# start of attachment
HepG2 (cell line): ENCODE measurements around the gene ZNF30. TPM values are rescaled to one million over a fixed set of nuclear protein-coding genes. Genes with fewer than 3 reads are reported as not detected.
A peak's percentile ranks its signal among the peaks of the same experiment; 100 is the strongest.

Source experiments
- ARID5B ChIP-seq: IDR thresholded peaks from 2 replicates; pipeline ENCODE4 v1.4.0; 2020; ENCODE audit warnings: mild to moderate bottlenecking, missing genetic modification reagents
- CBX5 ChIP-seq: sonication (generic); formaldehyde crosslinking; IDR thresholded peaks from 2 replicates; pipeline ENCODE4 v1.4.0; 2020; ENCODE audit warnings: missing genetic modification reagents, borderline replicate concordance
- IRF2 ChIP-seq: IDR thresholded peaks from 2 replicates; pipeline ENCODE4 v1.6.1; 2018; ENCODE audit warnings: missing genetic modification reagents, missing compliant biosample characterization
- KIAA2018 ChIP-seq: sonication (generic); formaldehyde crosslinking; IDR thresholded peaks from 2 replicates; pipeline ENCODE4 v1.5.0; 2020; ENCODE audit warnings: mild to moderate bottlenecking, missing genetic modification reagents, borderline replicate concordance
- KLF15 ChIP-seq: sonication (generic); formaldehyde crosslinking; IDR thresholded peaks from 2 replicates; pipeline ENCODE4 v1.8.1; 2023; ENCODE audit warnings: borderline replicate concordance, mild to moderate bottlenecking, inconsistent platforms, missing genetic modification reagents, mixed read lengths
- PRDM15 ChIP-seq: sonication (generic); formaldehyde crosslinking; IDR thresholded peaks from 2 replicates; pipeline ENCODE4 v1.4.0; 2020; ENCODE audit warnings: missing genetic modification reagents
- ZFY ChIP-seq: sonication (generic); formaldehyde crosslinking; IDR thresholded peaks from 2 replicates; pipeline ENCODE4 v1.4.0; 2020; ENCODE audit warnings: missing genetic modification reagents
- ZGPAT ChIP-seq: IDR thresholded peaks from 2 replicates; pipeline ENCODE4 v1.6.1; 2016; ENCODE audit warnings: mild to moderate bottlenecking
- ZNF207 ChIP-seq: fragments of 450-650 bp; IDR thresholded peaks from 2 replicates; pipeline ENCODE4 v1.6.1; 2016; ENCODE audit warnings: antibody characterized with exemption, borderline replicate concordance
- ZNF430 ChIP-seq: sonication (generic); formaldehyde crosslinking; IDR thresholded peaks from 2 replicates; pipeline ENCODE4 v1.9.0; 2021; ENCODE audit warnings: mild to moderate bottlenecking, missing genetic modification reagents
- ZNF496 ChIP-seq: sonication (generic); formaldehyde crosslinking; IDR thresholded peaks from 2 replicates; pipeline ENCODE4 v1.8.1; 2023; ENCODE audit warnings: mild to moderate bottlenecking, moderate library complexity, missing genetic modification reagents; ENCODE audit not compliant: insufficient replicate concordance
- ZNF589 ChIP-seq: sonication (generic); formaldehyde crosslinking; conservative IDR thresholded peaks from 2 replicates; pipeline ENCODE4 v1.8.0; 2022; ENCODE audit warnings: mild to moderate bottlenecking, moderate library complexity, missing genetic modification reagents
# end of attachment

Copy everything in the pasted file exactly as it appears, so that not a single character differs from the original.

HepG2 (cell line): ENCODE measurements around the gene ZNF30. TPM values are rescaled to one million over a fixed set of nuclear protein-coding genes. Genes with fewer than 3 reads are reported as not detected.
A peak's percentile ranks its signal among the peaks of the same experiment; 100 is the strongest.

Source experiments
- ARID5B ChIP-seq: IDR thresholded peaks from 2 replicates; pipeline ENCODE4 v1.4.0; 2020; ENCODE audit warnings: mild to moderate bottlenecking, missing genetic modification reagents
- CBX5 ChIP-seq: sonication (generic); formaldehyde crosslinking; IDR thresholded peaks from 2 replicates; pipeline ENCODE4 v1.4.0; 2020; ENCODE audit warnings: missing genetic modification reagents, borderline replicate concordance
- IRF2 ChIP-seq: IDR thresholded peaks from 2 replicates; pipeline ENCODE4 v1.6.1; 2018; ENCODE audit warnings: missing genetic modification reagents, missing compliant biosample characterization
- KIAA2018 ChIP-seq: sonication (generic); formaldehyde crosslinking; IDR thresholded peaks from 2 replicates; pipeline ENCODE4 v1.5.0; 2020; ENCODE audit warnings: mild to moderate bottlenecking, missing genetic modification reagents, borderline replicate concordance
- KLF15 ChIP-seq: sonication (generic); formaldehyde crosslinking; IDR thresholded peaks from 2 replicates; pipeline ENCODE4 v1.8.1; 2023; ENCODE audit warnings: borderline replicate concordance, mild to moderate bottlenecking, inconsistent platforms, missing genetic modification reagents, mixed read lengths
- PRDM15 ChIP-seq: sonication (generic); formaldehyde crosslinking; IDR thresholded peaks from 2 replicates; pipeline ENCODE4 v1.4.0; 2020; ENCODE audit warnings: missing genetic modification reagents
- ZFY ChIP-seq: sonication (generic); formaldehyde crosslinking; IDR thresholded peaks from 2 replicates; pipeline ENCODE4 v1.4.0; 2020; ENCODE audit warnings: missing genetic modification reagents
- ZGPAT ChIP-seq: IDR thresholded peaks from 2 replicates; pipeline ENCODE4 v1.6.1; 2016; ENCODE audit warnings: mild to moderate bottlenecking
- ZNF207 ChIP-seq: fragments of 450-650 bp; IDR thresholded peaks from 2 replicates; pipeline ENCODE4 v1.6.1; 2016; ENCODE audit warnings: antibody characterized with exemption, borderline replicate concordance
- ZNF430 ChIP-seq: sonication (generic); formaldehyde crosslinking; IDR thresholded peaks from 2 replicates; pipeline ENCODE4 v1.9.0; 2021; ENCODE audit warnings: mild to moderate bottlenecking, missing genetic modification reagents
- ZNF496 ChIP-seq: sonication (generic); formaldehyde crosslinking; IDR thresholded peaks from 2 replicates; pipeline ENCODE4 v1.8.1; 2023; ENCODE audit warnings: mild to moderate bottlenecking, moderate library complexity, missing genetic modification reagents; ENCODE audit not compliant: insufficient replicate concordance
- ZNF589 ChIP-seq: sonication (generic); formaldehyde crosslinking; conservative IDR thresholded peaks from 2 replicates; pipeline ENCODE4 v1.8.0; 2022; ENCODE audit warnings: mild to moderate bottlenecking, moderate library complexity, missing genetic modification reagents